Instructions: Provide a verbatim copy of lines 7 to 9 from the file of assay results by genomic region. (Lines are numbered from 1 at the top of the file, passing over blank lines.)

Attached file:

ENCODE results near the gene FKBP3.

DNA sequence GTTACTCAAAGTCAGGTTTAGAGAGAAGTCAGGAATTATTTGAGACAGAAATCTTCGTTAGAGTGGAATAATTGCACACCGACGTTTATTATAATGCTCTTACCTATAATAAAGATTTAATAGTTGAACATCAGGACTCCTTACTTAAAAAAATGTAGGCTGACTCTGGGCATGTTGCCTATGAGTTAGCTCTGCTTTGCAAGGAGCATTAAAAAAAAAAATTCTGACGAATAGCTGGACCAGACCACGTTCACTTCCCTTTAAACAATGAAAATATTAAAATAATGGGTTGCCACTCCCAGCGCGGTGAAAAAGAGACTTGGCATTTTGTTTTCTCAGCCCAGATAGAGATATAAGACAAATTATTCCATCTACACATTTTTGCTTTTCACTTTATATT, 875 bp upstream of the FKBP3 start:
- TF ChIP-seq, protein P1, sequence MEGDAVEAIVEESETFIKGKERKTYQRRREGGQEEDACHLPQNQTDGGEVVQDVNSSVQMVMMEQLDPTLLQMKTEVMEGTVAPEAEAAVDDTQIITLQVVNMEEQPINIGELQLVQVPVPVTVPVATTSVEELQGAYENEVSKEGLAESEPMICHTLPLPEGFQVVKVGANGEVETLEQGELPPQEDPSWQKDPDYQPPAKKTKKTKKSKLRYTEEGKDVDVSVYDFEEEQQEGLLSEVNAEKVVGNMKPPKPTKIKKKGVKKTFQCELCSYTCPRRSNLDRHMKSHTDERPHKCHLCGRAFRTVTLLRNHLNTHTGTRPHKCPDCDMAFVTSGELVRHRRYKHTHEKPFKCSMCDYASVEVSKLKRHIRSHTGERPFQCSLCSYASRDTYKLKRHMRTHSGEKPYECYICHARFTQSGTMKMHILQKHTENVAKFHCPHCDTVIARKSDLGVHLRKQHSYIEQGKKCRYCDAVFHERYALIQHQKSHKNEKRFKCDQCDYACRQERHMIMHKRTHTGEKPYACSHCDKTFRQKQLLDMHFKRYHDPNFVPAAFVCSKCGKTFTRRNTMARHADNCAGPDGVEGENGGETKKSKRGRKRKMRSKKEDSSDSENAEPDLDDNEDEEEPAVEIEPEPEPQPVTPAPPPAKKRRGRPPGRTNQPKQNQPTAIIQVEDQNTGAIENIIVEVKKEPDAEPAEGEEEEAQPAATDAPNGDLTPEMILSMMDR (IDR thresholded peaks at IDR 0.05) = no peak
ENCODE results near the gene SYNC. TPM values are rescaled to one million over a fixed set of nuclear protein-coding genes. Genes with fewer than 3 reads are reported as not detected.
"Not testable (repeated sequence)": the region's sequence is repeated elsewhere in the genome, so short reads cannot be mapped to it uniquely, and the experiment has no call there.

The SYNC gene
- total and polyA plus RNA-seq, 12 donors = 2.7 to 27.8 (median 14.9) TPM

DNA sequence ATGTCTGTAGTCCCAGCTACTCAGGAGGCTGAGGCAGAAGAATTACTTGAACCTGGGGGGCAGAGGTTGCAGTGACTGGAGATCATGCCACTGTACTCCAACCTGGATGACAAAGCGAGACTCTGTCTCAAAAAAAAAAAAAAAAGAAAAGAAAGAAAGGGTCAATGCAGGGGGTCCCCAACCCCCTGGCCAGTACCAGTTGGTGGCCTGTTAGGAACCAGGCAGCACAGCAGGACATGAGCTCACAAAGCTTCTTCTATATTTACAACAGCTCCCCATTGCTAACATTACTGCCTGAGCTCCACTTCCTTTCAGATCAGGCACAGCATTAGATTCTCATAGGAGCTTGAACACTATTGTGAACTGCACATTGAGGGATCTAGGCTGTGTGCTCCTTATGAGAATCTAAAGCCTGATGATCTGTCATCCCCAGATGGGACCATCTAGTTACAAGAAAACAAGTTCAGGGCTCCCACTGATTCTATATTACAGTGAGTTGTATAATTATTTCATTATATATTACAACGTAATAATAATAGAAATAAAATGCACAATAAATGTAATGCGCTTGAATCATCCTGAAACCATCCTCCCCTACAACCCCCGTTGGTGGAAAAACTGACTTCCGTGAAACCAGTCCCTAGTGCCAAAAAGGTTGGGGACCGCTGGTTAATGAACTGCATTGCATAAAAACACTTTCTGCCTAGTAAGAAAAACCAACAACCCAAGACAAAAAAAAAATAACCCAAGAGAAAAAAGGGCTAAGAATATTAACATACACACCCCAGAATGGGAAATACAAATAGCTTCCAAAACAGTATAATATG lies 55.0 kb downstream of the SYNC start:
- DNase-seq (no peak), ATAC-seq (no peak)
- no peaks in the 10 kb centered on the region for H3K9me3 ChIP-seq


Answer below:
- total and polyA plus RNA-seq, 12 donors = 2.7 to 27.8 (median 14.9) TPM

DNA sequence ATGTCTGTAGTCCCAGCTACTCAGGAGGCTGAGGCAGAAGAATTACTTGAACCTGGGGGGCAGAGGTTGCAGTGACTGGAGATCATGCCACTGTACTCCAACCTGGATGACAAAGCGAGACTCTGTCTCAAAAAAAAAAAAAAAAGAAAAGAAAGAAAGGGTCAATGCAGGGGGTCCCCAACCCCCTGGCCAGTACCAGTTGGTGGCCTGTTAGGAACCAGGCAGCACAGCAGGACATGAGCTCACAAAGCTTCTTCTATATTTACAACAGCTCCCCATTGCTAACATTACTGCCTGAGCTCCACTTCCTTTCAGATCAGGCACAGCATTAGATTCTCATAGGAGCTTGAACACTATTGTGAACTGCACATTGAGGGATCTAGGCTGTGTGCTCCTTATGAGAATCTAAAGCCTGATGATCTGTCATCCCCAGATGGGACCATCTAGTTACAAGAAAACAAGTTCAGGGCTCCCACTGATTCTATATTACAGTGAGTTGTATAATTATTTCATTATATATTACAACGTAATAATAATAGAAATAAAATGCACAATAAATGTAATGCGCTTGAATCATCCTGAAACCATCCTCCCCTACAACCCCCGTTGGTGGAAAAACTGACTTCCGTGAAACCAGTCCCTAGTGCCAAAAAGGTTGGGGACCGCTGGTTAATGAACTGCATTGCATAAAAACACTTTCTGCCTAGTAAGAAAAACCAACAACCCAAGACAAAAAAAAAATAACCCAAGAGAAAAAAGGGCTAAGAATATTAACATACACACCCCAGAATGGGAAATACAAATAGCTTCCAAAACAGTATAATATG lies 55.0 kb downstream of the SYNC start:
- DNase-seq (no peak), ATAC-seq (no peak)